Tomás Saraceno’s work received broader attention in 2009 when he filled the main hall of the Padiglione Centrale in the Giardini at the 53rd Venice Art Biennial. His spider web-like installation created an immersive experience that was fascinating the visitors. With his solo exhibition at the Hamburger Bahnhof, Berlin’s museum for contemporary art, he takes this experience a step further. Cloud Cities is Tomás Saraceno’s largest solo presentation to date. It features approximately 20 of his balloon models in various sizes. But instead of being able only to look at the installation, visitors can actually enter the two largest bubbles, that sit and float like soap bubbles in the former railway hall of the museum. Via ladders they can access the transparent balloons halfway of the structure and then walk or just lie on a flexible, transparent floor. From underneath it looks like they are walking on air.
VernissageTV had the chance to document the installation of the works and speak with the artist. In this video we follow Tómas Saraceno in one of the big balloons where he talks about the exhibition and his work. The exhibition opens September 14, 2011 and runs until January 15, 2012. For impressions of the opening, click here!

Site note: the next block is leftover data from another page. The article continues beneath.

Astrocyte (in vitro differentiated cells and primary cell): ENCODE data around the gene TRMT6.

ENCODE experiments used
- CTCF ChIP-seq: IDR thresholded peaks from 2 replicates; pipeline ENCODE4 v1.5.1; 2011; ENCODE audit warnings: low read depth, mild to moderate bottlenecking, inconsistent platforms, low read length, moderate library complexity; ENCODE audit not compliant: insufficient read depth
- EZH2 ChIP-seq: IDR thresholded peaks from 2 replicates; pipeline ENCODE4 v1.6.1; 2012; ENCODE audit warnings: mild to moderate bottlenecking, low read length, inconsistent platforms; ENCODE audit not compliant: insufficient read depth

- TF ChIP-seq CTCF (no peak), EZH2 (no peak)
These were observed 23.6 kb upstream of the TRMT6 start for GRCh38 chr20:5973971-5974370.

Tomás Saraceno was born in 1973 in Tucuman / Argentina. He lives and works in Frankfurt am Main, Germany. Saraceno studied architecture but makes no difference between art, architecture, design, and life. He works in different media and is interested in our present and future living environment. He draws inspiration from soap bubbles, dust particles that float in the air, spider webs, and visionary figures such as Buckminster Fuller.
Cloud Cities, presented by the National Museums in Berlin, has been made possible by the Verein der Freunde der Nationalgalerie and sponsored by Dornbracht Installation Projects.
Dornbracht Installation Projects: Tomás Saraceno: Cloud Cities at Hamburger Bahnhof – Museum für Gegenwart, Berlin. Interview with Tomás Saraceno, September 9, 2011.
Update: Photo set and introduction by Udo Kittelmann (Director, Nationalgalerie) available below.
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Introduction by Udo Kittelmann (Director Nationalgalerie):